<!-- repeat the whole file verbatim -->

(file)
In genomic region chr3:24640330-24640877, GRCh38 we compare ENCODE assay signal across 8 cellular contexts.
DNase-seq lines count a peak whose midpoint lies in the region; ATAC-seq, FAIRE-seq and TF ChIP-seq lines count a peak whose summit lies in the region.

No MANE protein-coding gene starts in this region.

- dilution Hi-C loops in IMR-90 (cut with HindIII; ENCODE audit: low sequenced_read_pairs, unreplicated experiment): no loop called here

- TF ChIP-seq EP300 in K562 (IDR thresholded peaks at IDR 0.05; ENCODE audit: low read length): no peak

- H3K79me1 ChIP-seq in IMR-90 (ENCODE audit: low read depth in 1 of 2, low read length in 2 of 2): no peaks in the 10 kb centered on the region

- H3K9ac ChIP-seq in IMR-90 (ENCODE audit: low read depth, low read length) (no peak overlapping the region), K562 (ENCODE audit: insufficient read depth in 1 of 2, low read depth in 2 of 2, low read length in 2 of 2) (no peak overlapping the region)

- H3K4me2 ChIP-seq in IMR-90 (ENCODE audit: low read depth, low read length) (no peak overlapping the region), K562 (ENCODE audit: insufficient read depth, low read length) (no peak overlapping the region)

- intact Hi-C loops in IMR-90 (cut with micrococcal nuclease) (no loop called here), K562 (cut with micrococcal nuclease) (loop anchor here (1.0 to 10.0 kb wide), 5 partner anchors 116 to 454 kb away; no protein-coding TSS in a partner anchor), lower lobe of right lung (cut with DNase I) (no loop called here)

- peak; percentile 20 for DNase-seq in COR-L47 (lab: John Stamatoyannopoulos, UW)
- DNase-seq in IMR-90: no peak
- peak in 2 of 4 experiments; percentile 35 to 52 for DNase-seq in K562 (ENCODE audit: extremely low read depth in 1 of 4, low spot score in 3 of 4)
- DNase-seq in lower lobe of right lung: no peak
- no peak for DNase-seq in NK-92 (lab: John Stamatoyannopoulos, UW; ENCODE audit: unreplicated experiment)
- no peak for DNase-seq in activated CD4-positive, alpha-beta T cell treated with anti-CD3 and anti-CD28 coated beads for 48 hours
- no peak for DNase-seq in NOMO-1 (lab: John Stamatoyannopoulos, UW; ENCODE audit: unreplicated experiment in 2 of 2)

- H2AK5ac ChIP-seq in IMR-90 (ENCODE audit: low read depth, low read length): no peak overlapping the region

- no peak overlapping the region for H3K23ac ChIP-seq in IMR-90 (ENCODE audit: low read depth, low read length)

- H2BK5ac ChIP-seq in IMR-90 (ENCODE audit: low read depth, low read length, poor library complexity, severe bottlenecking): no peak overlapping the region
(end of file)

In genomic region chr3:24640330-24640877, GRCh38 we compare ENCODE assay signal across 8 cellular contexts.
DNase-seq lines count a peak whose midpoint lies in the region; ATAC-seq, FAIRE-seq and TF ChIP-seq lines count a peak whose summit lies in the region.

No MANE protein-coding gene starts in this region.

- dilution Hi-C loops in IMR-90 (cut with HindIII; ENCODE audit: low sequenced_read_pairs, unreplicated experiment): no loop called here

- TF ChIP-seq EP300 in K562 (IDR thresholded peaks at IDR 0.05; ENCODE audit: low read length): no peak

- H3K79me1 ChIP-seq in IMR-90 (ENCODE audit: low read depth in 1 of 2, low read length in 2 of 2): no peaks in the 10 kb centered on the region

- H3K9ac ChIP-seq in IMR-90 (ENCODE audit: low read depth, low read length) (no peak overlapping the region), K562 (ENCODE audit: insufficient read depth in 1 of 2, low read depth in 2 of 2, low read length in 2 of 2) (no peak overlapping the region)

- H3K4me2 ChIP-seq in IMR-90 (ENCODE audit: low read depth, low read length) (no peak overlapping the region), K562 (ENCODE audit: insufficient read depth, low read length) (no peak overlapping the region)

- intact Hi-C loops in IMR-90 (cut with micrococcal nuclease) (no loop called here), K562 (cut with micrococcal nuclease) (loop anchor here (1.0 to 10.0 kb wide), 5 partner anchors 116 to 454 kb away; no protein-coding TSS in a partner anchor), lower lobe of right lung (cut with DNase I) (no loop called here)

- peak; percentile 20 for DNase-seq in COR-L47 (lab: John Stamatoyannopoulos, UW)
- DNase-seq in IMR-90: no peak
- peak in 2 of 4 experiments; percentile 35 to 52 for DNase-seq in K562 (ENCODE audit: extremely low read depth in 1 of 4, low spot score in 3 of 4)
- DNase-seq in lower lobe of right lung: no peak
- no peak for DNase-seq in NK-92 (lab: John Stamatoyannopoulos, UW; ENCODE audit: unreplicated experiment)
- no peak for DNase-seq in activated CD4-positive, alpha-beta T cell treated with anti-CD3 and anti-CD28 coated beads for 48 hours
- no peak for DNase-seq in NOMO-1 (lab: John Stamatoyannopoulos, UW; ENCODE audit: unreplicated experiment in 2 of 2)

- H2AK5ac ChIP-seq in IMR-90 (ENCODE audit: low read depth, low read length): no peak overlapping the region

- no peak overlapping the region for H3K23ac ChIP-seq in IMR-90 (ENCODE audit: low read depth, low read length)

- H2BK5ac ChIP-seq in IMR-90 (ENCODE audit: low read depth, low read length, poor library complexity, severe bottlenecking): no peak overlapping the region